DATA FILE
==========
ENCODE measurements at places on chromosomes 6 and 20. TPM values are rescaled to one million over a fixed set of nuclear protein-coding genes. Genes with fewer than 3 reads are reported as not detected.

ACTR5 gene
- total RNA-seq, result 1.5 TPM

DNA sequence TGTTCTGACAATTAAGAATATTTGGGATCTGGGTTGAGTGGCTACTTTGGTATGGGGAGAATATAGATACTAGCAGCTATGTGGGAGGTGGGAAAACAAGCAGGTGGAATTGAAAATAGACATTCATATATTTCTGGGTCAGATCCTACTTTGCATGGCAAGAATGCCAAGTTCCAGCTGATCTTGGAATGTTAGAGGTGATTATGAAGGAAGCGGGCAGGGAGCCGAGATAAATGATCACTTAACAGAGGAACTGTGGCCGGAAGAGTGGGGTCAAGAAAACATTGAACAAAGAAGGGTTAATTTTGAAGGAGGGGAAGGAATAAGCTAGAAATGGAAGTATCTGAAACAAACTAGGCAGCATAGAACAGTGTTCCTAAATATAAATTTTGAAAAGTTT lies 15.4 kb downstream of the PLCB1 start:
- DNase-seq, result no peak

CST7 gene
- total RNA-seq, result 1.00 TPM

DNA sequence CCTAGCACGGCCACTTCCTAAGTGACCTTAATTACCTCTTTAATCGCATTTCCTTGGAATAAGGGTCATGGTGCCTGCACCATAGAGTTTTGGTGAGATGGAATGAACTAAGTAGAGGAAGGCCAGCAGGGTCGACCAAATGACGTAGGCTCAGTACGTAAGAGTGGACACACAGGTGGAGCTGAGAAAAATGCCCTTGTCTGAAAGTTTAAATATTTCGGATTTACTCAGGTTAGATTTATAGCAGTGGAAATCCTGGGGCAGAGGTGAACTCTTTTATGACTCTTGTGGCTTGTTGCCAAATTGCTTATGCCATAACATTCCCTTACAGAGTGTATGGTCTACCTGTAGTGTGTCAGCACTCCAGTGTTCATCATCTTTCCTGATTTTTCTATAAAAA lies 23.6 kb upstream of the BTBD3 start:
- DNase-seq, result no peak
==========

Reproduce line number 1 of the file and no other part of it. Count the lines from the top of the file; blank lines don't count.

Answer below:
ENCODE measurements at places on chromosomes 6 and 20. TPM values are rescaled to one million over a fixed set of nuclear protein-coding genes. Genes with fewer than 3 reads are reported as not detected.